Background: Wolfram syndrome protein (WFS1) is an 890 amino acid protein that contains a cytoplasmic N-terminal domain, followed by nine-transmembrane domains and a luminal C-terminal domain. WFS1 is predominantly localized to the endoplasmic reticulum (ER) (1) and its expression is induced in response to ER stress, partially through transcriptional activation (2,3). Research studies have shown that mutations in the WFS1 gene lead to Wolfram syndrome, an autosomal recessive neurodegenerative disorder defined by young-onset, non-immune, insulin-dependent diabetes mellitus and progressive optic atrophy (4).

$260
100 µl
APPLICATIONS
REACTIVITY
Mouse

Application Methods: Western Blotting

Background: WIF1 (Wnt inhibitory factor 1) is a secreted protein that binds to Wnt proteins and inhibits their activity (1). It contains an N-terminal WIF domain and five EGF-like repeats (2). The WIF1 ortholog in Drosophila, Shifted, is required for Hedgehog stability and diffusion (3,4). It has been reported that WIF1 expression is downregulated in many types of cancers (5-8).

$260
100 µl
APPLICATIONS
REACTIVITY
Human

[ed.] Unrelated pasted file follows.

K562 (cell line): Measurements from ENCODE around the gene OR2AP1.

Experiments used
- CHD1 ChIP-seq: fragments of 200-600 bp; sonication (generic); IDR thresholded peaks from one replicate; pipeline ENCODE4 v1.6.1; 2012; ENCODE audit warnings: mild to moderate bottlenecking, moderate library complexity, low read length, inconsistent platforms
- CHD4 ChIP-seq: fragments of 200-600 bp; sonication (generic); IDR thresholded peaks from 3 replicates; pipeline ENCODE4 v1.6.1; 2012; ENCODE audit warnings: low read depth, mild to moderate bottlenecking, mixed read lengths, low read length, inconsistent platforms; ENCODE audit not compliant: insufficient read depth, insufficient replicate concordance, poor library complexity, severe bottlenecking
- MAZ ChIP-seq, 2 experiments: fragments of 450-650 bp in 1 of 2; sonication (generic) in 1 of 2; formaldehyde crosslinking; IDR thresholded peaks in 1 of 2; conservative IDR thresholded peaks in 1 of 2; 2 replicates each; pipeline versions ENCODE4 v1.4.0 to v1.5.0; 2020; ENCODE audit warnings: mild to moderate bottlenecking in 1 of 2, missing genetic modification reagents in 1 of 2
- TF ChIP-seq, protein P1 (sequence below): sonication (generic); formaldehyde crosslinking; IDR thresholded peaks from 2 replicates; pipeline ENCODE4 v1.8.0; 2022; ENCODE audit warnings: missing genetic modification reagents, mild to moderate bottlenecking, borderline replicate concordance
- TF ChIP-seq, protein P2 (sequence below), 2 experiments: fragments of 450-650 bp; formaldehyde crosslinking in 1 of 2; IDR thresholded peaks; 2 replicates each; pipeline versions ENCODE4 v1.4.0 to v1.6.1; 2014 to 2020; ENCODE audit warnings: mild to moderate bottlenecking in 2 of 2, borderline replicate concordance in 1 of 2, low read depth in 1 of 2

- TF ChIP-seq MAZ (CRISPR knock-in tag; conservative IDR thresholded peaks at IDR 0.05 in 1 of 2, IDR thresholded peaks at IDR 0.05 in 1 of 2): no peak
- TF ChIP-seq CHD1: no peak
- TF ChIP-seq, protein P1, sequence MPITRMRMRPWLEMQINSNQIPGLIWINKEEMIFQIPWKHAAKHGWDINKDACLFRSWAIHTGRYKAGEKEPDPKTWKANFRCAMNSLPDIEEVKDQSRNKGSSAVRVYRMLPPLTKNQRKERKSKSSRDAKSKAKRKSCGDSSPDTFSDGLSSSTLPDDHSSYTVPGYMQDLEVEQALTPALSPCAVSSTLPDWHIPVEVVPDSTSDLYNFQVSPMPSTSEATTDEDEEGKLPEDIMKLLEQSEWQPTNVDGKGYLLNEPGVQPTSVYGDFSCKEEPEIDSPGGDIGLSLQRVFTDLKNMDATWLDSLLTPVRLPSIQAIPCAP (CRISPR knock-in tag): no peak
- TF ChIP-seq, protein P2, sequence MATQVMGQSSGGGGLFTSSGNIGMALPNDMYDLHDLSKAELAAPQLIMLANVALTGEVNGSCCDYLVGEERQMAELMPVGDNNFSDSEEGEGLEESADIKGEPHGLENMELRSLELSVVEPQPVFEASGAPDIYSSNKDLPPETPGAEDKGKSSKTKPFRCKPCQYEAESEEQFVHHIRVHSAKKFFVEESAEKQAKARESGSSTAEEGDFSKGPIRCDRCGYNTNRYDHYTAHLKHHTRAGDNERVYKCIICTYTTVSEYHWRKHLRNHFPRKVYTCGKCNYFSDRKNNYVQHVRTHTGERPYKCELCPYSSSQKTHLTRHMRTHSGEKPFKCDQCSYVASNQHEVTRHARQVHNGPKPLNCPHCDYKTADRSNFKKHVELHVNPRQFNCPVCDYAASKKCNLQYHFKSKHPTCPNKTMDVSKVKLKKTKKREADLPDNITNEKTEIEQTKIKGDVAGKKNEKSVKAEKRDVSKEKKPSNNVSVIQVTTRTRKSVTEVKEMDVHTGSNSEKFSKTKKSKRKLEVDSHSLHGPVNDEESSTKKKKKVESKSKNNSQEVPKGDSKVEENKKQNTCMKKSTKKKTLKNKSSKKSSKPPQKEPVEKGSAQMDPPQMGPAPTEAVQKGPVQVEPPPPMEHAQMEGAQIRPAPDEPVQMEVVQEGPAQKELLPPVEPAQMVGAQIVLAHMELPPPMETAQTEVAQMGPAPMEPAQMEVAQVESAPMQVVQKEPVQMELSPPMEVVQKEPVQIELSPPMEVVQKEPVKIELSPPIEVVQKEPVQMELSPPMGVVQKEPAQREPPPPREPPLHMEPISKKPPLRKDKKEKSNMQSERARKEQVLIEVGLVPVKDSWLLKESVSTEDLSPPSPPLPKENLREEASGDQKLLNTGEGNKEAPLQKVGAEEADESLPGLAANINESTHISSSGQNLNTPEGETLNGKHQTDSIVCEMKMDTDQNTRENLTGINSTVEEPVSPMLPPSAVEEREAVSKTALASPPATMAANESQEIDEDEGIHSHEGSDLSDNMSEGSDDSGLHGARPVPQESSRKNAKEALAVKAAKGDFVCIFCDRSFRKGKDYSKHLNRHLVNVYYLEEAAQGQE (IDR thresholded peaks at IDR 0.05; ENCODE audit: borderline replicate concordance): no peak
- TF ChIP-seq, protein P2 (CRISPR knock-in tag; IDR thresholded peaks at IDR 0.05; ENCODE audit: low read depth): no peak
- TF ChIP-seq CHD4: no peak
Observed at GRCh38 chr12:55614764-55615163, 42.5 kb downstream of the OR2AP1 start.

Application Methods: Western Blotting

Background: Autophagy is a catabolic process for the autophagosomic-lysosomal degradation of bulk cytoplasmic contents (1,2). It is generally activated by conditions of nutrient deprivation but is also associated with a number of physiological processes including development, differentiation, neurodegeneration, infection, and cancer (3). The molecular machinery of autophagy was largely discovered in yeast and is directed by a number of autophagy-related (Atg) genes.Vacuolar trafficking and autophagy are controlled by the class III type phosphoinositide 3-kinase (PI3K) Vps34, which generates phosphoinositide-3-phosphate (PtdIns3P) (4,5). Atg18 and Atg21 are two related WD-repeat proteins that bind PtdIns3P via a conserved Phe-Arg-Arg-Gly motif (6,7). It has been shown that Atg18 binds to Atg2 and that this complex is directed to vacuolar membranes by its interaction with PtdIns3P (8). Human orthologs of Atg18 and Atg21 were identified as members of the WD-repeat protein Interacting with Phosphoinositides (WIPI) family (9-11). WIPI1 (also called WIPI49) and WIPI2 have been shown to translocate from several vacuolar compartments to LC3-positive autophagosomes during autophagy; this translocation may be used as an autophagy marker (12).